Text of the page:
• Personified crayons and a pencil, thespians all, re-enact the cancellation of their book, while Hall fills his story within a story with intrigue, theater, and a whole lot of silly. An "official notice" greets readers, urging them to abandon this book, while a cancellation stamp mars the title page. When the cast-member crayons realize a reader is turning the page, the pencil breaks the fourth wall and starts to recount what went wrong with their production of Frankencrayon. It began at rehearsal, with a mysterious scribble, which the crayons try to erase but only make bigger. When the play is canceled, three crayons help the scribble to independence by drawing feet and a face. Reflecting on these events, the crayons and pencil realize lessons learned ("Even a messy scribble can be a lovely thing"), and all ends well...until: "Screeeeeetch!" The villain behind the scribble is revealed! Hall, as usual, plays with both narrative and its visual representation. The illustrations are compelling, with cut-paper crayons and a variety of textures and typefaces. However, the stretch to innovate and interact leads to a story composed of many varied parts, which often complicate rather than clarify. And while different types help identify which character is speaking (and when), the textual busyness on top of this visually reductive story can be confusing. With very careful repeat reads, this challenging tale may pay off, especially if readers choose to put on a play of their own. (dramatis personae) (Picture book. 5-8)(Kirkus Reviews, October 15, 2015)
http://library.link/vocab/ext/novelist/bookUI
10464732
Cataloging source
DLC
http://library.link/vocab/creatorDate
1954-
http://library.link/vocab/creatorName
Hall, Michael
Dewey number
[E]
Illustrations
illustrations
Index
no index present
LC call number
PZ7.H1472
LC item number
Fr 2016
Literary form
fiction
http://library.link/vocab/ext/novelist/minGradeLevel
  • -1
  • 2
http://library.link/vocab/resourcePreferred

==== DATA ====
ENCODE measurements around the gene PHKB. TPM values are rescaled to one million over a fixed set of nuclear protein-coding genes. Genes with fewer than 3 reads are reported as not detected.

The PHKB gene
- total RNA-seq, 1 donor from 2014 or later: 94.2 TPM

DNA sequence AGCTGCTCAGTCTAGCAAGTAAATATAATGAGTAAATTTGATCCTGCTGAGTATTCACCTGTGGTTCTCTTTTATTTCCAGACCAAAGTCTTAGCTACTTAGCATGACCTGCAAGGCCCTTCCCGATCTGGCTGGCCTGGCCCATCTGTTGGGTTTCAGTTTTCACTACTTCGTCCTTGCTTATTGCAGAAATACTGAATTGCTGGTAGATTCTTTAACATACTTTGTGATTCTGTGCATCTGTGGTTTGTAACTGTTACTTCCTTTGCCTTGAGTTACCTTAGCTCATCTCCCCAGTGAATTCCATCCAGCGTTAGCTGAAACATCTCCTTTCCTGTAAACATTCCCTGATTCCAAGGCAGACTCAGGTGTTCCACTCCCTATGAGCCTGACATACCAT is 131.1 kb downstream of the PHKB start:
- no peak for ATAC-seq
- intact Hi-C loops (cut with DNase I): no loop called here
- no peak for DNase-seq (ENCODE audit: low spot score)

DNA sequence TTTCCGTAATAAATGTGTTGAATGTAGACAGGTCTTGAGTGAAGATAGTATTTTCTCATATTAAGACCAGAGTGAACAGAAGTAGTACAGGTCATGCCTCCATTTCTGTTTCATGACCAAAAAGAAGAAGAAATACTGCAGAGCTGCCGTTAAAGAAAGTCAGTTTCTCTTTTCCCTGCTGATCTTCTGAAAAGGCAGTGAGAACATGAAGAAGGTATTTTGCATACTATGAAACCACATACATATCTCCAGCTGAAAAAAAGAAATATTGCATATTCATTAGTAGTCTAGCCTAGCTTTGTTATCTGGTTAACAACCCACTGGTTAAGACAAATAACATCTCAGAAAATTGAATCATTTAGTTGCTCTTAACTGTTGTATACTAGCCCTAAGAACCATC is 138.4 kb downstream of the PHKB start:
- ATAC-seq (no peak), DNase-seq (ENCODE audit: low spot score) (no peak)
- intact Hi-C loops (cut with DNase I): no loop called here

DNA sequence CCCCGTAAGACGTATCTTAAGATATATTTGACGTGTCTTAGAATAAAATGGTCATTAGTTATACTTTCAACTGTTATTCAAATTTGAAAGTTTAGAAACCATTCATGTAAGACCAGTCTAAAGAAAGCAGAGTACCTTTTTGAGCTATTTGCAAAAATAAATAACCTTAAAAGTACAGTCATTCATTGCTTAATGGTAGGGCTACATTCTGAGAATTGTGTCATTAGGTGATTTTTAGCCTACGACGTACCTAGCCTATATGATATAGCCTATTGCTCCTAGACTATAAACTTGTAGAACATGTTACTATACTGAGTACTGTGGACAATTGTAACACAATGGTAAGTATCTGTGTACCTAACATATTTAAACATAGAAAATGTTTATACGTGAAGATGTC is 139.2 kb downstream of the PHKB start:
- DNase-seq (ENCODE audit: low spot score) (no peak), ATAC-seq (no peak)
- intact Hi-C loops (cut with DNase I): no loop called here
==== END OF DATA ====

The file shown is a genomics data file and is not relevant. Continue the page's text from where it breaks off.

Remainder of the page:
True
http://library.link/vocab/subjectName
  • Crayons
  • Monsters
  • Books and reading
  • Crayons
  • Monsters
  • Books and reading
  • Humorous stories
  • Books and reading
  • Crayons
  • Monsters
Target audience
primary
Label
Frankencrayon, Michael Hall
Instantiates
Publication
Carrier category
volume
Carrier category code
  • nc
Carrier MARC source
rdacarrier
Content category
  • text
  • still image
Content type code
  • txt
  • sti
Content type MARC source
  • rdacontent
  • rdacontent
Control code
ocn910085726
Dimensions
30 cm
Edition
First edition.
Extent
1 volume (unpaged)
Isbn
9780062252111
Lccn
2015012164
Media category
unmediated
Media MARC source
rdamedia
Media type code
  • n
Other physical details
color illustrations
System control number
(OCoLC)910085726
Label
Frankencrayon, Michael Hall
Publication
Carrier category
volume
Carrier category code
  • nc
Carrier MARC source
rdacarrier
Content category
  • text
  • still image
Content type code
  • txt
  • sti
Content type MARC source
  • rdacontent
  • rdacontent
Control code
ocn910085726
Dimensions
30 cm
Edition
First edition.
Extent
1 volume (unpaged)
Isbn
9780062252111
Lccn
2015012164
Media category
unmediated
Media MARC source
rdamedia
Media type code
  • n
Other physical details
color illustrations
System control number
(OCoLC)910085726

Library Locations

    • Dallas Public LibraryBorrow it
      950 Main Street, Dallas, OR, 97338, US
      44.941959 -123.317528
    • McMinnville Public LibraryBorrow it
      225 NW Adams Street, McMinnville, OR, 97128, US
      45.210071 -123.199661
    • Newberg Public LibraryBorrow it
      503 East Hancock Street, Newberg, OR, 97132, US
      45.301909 -122.974741
    • Silver Falls Library DistrictBorrow it
      410 S. Water Street, Silverton, OR, 97381, US
      45.003378 -122.781322
    • Stayton Public LibraryBorrow it
      515 N First Avenue, Stayton, OR, 97383, US
      44.799165 -122.794497